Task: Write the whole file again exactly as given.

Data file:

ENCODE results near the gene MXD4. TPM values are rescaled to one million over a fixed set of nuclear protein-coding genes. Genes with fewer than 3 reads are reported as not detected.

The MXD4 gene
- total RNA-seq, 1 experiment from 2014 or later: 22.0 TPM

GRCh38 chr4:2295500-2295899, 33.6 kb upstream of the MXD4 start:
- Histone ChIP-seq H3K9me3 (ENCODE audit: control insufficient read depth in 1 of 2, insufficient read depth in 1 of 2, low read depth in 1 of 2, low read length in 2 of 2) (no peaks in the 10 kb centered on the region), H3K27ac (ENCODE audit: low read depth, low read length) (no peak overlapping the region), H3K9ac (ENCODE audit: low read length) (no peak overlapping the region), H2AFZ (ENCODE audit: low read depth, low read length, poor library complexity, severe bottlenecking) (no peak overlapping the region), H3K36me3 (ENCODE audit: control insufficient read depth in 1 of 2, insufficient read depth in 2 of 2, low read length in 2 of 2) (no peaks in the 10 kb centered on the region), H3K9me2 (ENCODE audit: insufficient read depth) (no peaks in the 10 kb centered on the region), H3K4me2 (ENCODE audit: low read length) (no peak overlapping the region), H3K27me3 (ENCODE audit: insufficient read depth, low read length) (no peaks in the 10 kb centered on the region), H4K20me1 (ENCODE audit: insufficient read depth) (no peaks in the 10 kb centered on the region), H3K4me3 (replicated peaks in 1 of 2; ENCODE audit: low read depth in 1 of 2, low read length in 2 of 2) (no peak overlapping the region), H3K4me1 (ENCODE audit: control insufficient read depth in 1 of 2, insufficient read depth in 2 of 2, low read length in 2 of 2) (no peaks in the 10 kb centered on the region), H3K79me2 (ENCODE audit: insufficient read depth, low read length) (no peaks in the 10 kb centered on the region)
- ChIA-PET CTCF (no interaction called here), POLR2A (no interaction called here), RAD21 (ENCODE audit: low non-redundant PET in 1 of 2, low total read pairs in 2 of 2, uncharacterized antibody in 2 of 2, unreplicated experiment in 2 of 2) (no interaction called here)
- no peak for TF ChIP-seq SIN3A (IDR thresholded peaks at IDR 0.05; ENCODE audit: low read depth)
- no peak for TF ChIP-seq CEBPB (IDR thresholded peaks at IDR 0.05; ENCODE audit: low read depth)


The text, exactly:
ENCODE results near the gene MXD4. TPM values are rescaled to one million over a fixed set of nuclear protein-coding genes. Genes with fewer than 3 reads are reported as not detected.

The MXD4 gene
- total RNA-seq, 1 experiment from 2014 or later: 22.0 TPM

GRCh38 chr4:2295500-2295899, 33.6 kb upstream of the MXD4 start:
- Histone ChIP-seq H3K9me3 (ENCODE audit: control insufficient read depth in 1 of 2, insufficient read depth in 1 of 2, low read depth in 1 of 2, low read length in 2 of 2) (no peaks in the 10 kb centered on the region), H3K27ac (ENCODE audit: low read depth, low read length) (no peak overlapping the region), H3K9ac (ENCODE audit: low read length) (no peak overlapping the region), H2AFZ (ENCODE audit: low read depth, low read length, poor library complexity, severe bottlenecking) (no peak overlapping the region), H3K36me3 (ENCODE audit: control insufficient read depth in 1 of 2, insufficient read depth in 2 of 2, low read length in 2 of 2) (no peaks in the 10 kb centered on the region), H3K9me2 (ENCODE audit: insufficient read depth) (no peaks in the 10 kb centered on the region), H3K4me2 (ENCODE audit: low read length) (no peak overlapping the region), H3K27me3 (ENCODE audit: insufficient read depth, low read length) (no peaks in the 10 kb centered on the region), H4K20me1 (ENCODE audit: insufficient read depth) (no peaks in the 10 kb centered on the region), H3K4me3 (replicated peaks in 1 of 2; ENCODE audit: low read depth in 1 of 2, low read length in 2 of 2) (no peak overlapping the region), H3K4me1 (ENCODE audit: control insufficient read depth in 1 of 2, insufficient read depth in 2 of 2, low read length in 2 of 2) (no peaks in the 10 kb centered on the region), H3K79me2 (ENCODE audit: insufficient read depth, low read length) (no peaks in the 10 kb centered on the region)
- ChIA-PET CTCF (no interaction called here), POLR2A (no interaction called here), RAD21 (ENCODE audit: low non-redundant PET in 1 of 2, low total read pairs in 2 of 2, uncharacterized antibody in 2 of 2, unreplicated experiment in 2 of 2) (no interaction called here)
- no peak for TF ChIP-seq SIN3A (IDR thresholded peaks at IDR 0.05; ENCODE audit: low read depth)
- no peak for TF ChIP-seq CEBPB (IDR thresholded peaks at IDR 0.05; ENCODE audit: low read depth)